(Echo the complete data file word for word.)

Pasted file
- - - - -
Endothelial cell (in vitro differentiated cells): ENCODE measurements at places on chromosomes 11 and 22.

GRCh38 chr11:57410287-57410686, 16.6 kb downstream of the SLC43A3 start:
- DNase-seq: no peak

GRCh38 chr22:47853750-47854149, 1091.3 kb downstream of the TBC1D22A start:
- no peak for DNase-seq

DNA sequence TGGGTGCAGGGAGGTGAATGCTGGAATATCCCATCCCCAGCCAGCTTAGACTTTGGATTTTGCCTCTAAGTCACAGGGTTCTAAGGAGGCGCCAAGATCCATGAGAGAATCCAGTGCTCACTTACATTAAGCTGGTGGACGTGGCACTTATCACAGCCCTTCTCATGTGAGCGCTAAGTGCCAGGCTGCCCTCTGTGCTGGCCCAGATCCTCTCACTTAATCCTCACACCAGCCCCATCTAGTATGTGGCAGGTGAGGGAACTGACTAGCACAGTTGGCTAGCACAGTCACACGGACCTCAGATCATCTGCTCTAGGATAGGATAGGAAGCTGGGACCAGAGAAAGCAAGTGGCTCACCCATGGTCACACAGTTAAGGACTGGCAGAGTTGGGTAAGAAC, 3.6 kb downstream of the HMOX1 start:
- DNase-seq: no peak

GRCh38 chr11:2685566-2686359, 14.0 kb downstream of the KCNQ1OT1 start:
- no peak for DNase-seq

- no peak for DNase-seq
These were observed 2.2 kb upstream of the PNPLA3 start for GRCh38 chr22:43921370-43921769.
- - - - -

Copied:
Endothelial cell (in vitro differentiated cells): ENCODE measurements at places on chromosomes 11 and 22.

GRCh38 chr11:57410287-57410686, 16.6 kb downstream of the SLC43A3 start:
- DNase-seq: no peak

GRCh38 chr22:47853750-47854149, 1091.3 kb downstream of the TBC1D22A start:
- no peak for DNase-seq

DNA sequence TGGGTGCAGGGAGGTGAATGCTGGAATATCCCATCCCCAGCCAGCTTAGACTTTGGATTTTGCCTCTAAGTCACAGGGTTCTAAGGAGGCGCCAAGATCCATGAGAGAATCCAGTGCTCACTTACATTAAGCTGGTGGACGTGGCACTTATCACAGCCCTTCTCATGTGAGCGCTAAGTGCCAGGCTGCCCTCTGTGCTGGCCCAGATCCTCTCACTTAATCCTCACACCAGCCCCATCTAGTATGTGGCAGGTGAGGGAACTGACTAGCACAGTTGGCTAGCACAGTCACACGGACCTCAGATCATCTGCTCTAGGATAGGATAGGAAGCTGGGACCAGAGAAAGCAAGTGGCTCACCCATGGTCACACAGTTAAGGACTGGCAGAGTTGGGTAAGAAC, 3.6 kb downstream of the HMOX1 start:
- DNase-seq: no peak

GRCh38 chr11:2685566-2686359, 14.0 kb downstream of the KCNQ1OT1 start:
- no peak for DNase-seq

- no peak for DNase-seq
These were observed 2.2 kb upstream of the PNPLA3 start for GRCh38 chr22:43921370-43921769.